Are you a startup interested in learning more about shareholder agreements and the features likely to be included when fundraising with venture capitalists? You’re in the right place.
Venture capital shareholder agreements can vary in their sophistication but do share some key points. The potential pitfalls and problems that can arise through these documents will also be explored, allowing you to approach such documents with agency and insight.
Shareholder agreements for startups can be tricky as often an inexperienced founder, or team, is engaging with a much more experienced venture capitalist or angel investor. Creating a power imbalance.
By reading through this guide, you will be able to confidently navigate investment agreements.
Don’t miss out on the opportunity to get your business funded and ready for future success.
Accountancy Cloud's Wesley Rashid and Anh Vu, are joined by Swoop Funding's Andrew Moon and Forward Partners' Hasam Silva, to help you find your funding in this School of Startups webinarWatch webinar here
Venture capital shareholder agreements. What are they?
Venture capital shareholder agreements are a legal arrangement between different shareholders, in this case a venture capitalist.
A venture capitalist (VC) is an investor that makes capital available to companies in exchange for a share in the company. Venture capitalists usually fund companies with a high growth potential, such as startups.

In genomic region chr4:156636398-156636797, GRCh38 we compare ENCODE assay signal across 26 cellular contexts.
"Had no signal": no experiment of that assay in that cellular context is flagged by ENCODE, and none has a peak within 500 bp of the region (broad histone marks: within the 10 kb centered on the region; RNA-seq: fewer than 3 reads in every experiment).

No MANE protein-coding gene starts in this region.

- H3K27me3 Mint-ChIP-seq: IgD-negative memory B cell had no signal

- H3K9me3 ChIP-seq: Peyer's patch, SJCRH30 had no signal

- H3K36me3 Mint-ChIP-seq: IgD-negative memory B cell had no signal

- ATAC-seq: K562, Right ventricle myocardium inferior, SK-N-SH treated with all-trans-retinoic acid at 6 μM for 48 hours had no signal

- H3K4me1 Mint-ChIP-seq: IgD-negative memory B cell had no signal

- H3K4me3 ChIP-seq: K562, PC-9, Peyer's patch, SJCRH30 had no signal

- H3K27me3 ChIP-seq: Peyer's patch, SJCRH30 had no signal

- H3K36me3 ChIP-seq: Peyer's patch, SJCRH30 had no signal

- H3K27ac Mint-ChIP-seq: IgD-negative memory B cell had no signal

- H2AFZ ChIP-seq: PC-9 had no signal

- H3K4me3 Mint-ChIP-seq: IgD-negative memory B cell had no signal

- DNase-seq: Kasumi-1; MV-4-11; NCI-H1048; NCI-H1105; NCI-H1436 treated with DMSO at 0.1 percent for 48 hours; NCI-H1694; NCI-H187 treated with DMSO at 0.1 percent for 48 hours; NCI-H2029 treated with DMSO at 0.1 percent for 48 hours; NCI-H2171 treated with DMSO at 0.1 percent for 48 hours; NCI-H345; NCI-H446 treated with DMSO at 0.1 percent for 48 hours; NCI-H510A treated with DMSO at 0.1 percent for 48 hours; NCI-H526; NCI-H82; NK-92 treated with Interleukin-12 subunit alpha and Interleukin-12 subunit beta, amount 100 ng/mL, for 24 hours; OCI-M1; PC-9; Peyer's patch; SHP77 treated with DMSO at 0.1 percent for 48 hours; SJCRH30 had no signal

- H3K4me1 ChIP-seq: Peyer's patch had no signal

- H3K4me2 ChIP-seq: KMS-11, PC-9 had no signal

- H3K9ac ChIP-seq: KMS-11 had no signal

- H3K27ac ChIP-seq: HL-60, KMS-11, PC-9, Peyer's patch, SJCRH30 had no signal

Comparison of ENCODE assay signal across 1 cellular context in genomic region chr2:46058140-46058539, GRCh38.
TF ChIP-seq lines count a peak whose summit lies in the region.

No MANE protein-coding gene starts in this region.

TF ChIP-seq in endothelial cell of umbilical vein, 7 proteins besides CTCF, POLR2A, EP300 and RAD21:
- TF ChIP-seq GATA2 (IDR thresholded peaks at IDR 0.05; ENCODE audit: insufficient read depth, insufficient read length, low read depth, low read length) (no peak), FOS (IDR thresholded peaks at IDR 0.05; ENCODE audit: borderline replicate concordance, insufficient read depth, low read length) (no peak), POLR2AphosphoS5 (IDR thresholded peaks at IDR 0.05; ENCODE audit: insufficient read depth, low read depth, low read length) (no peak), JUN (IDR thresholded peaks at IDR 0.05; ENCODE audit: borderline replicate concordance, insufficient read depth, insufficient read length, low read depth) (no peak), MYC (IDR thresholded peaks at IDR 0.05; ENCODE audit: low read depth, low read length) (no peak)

The venture capital shareholder agreements generally cover how the company should be managed, along with the rights and obligations of each of the shareholders.
A shareholder (or stockholder) is any person or company that owns a portion of a company’s stock, otherwise known as equity. Shareholders are essentially part owners of a company and can benefit from its success. Rewards come from generating profits and increasing the value of the company.
Shareholder agreements for a startup are important as they protect all parties and make clear what the responsibilities of each part are. The protection works both ways, with the founders being able to protect themselves from investors making decisions the founders don’t feel are beneficial to their startup, and investors knowing that they can have a say in how their capital is utilised, essentially protecting their investment.
Below are some key clauses that can be incorporated into shareholder agreements.
1. Governance and management
A venture capital shareholders agreement could cover a whole raft of clauses that relate to the governance and management of the startup. These will be discussed and negotiated during the fundraising round and specialist advice should be sought, particularly if the founding team have little experience in this process.